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“One thing about TimeBanking that makes it fun and interesting is that you never know what offer or request might peep its head over the horizon. I put it out there on the timebank that I would offer listening. It’s not that I’ve had training in being a listener – but the idea of listening has always intrigued me, and I have sought out ways over time to get better at it. A response came from a timebank member who has been very involved, and who I knew. She likes to explore new and interesting things but as a single person, she can’t always find a companion to do them with. Would I join her for a trip one evening to a Korean tea-room some 30 minutes away in Northern Virginia? What a great way to earn some time credits! Of course I said yes. We went. We had a fabulous time. It was quite magical. The aromas of the many different — and beautiful — teas. The tea room decor which was restrained and elegant, and also beautiful. The small glass tea pots that let the glorious colors of the teas shine through. The handle-less, double-skinned glass cups that we poured the tea into. When we put our hands round them to drink, they had the feel of holding a delicate egg. A perfect match for the delicate teas. Time slowed down. And the listening? Well, I did listen. But so did my companion. All round, this was definitely a two-way treat.” - Chris Gray @ DC Timebank, Washington, DC . #timebankingis #community #50storiesin50days #timebanks #story #timeasmoney #listening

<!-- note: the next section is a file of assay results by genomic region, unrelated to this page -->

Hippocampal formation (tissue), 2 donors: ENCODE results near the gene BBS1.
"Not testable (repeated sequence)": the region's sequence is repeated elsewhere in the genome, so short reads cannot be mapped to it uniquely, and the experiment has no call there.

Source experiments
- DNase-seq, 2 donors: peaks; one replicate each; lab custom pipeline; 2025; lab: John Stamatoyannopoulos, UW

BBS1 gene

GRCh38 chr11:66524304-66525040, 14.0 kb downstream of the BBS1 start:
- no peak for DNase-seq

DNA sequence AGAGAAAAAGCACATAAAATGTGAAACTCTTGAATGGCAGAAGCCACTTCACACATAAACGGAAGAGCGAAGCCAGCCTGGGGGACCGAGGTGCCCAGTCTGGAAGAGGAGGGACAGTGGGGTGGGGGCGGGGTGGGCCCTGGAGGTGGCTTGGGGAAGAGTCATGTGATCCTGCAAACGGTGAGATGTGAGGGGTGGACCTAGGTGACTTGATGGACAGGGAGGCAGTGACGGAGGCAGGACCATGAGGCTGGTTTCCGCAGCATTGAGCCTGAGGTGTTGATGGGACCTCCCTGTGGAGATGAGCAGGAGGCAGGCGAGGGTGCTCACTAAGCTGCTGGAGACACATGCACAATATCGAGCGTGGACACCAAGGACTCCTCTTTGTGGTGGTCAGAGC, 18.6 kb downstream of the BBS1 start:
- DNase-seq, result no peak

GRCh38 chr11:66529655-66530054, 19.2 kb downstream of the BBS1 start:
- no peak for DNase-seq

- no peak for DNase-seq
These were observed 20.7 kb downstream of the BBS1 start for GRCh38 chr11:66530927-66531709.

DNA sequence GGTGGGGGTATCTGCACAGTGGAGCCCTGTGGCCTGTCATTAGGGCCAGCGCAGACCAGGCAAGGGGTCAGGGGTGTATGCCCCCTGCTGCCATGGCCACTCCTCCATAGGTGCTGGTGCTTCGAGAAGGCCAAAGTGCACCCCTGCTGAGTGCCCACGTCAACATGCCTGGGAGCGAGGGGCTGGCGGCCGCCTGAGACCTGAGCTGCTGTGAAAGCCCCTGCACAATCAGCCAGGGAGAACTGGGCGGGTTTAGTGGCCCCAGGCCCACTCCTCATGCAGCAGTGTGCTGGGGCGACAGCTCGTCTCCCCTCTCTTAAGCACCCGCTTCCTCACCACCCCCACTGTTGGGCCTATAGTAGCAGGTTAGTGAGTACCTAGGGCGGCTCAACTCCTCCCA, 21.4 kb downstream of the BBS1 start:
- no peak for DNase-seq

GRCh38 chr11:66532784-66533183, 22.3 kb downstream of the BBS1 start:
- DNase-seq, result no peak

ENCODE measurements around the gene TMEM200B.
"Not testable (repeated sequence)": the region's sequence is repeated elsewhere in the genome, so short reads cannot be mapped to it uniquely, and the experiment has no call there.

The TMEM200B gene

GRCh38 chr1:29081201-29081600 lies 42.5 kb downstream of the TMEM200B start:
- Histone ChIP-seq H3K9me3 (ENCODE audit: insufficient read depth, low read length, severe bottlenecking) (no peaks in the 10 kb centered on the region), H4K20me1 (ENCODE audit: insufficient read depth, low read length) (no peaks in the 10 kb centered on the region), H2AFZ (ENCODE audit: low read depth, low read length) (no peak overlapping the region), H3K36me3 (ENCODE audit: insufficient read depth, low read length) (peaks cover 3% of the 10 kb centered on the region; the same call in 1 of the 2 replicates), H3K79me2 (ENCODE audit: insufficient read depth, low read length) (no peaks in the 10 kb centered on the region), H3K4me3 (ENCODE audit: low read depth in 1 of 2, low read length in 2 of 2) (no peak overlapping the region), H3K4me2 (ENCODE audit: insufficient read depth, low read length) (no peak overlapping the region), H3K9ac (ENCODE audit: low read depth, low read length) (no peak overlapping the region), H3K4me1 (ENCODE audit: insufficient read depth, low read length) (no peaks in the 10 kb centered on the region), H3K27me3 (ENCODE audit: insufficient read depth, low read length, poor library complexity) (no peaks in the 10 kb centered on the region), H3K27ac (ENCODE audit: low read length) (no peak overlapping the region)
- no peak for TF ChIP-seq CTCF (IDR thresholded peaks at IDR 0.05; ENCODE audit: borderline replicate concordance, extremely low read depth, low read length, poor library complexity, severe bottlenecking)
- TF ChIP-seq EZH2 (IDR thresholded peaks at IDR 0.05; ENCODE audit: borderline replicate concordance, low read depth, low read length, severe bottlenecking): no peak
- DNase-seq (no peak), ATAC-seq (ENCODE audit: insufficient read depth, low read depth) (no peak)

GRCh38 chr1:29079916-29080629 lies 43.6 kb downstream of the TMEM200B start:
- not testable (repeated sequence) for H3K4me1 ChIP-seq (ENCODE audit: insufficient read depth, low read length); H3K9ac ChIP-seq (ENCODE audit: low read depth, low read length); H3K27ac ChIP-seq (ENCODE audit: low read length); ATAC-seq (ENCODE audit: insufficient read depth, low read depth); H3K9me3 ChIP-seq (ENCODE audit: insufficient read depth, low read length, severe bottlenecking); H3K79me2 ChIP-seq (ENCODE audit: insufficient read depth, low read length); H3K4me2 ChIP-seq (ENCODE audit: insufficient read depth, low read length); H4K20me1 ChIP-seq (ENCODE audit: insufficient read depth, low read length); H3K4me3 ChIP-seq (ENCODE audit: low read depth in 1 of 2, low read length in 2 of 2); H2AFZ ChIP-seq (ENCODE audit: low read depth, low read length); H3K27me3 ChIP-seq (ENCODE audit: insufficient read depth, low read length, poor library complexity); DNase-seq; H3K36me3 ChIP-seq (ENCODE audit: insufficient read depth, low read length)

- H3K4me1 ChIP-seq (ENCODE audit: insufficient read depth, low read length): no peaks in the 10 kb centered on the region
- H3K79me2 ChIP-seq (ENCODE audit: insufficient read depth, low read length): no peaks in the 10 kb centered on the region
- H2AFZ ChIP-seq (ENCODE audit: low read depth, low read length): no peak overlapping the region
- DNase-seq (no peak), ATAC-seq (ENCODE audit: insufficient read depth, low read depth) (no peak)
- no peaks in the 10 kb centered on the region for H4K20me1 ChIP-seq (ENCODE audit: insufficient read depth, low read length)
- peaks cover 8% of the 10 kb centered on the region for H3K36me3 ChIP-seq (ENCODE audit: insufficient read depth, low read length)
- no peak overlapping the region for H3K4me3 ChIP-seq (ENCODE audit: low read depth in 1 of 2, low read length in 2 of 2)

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Reflection by Edgar Cahn

The ceremony creates and celebrates a moment.  Each moment is its own eternity. We experience it. But then it evaporates. But it was, undeniably was – and we have memory as a gift to honor its having  happened.

To live is to savor the moment. TimeBanking is a way to honor that our life is more than a collection of moments.  Moments lived define our life, who we are. But we are more than the sum of our parts, of moments lived.  In appreciating that, our lives are part of a larger, living universal life.

The tea ceremony spans centuries and cultures.  It takes me back to my studies in English literature and the poet, John Donne, who lived from 1572 to 1631.  Two poems of his capture ways of what our lives mean as moments in a larger reality

 “No man is an island, entire of itself; every man is a piece of the continent.”


 “Any man’s death diminishes me, because I am involved in Mankind; And therefore never send to know for whom the bell tolls; it tolls for thee.”

That is the meaning of the moment.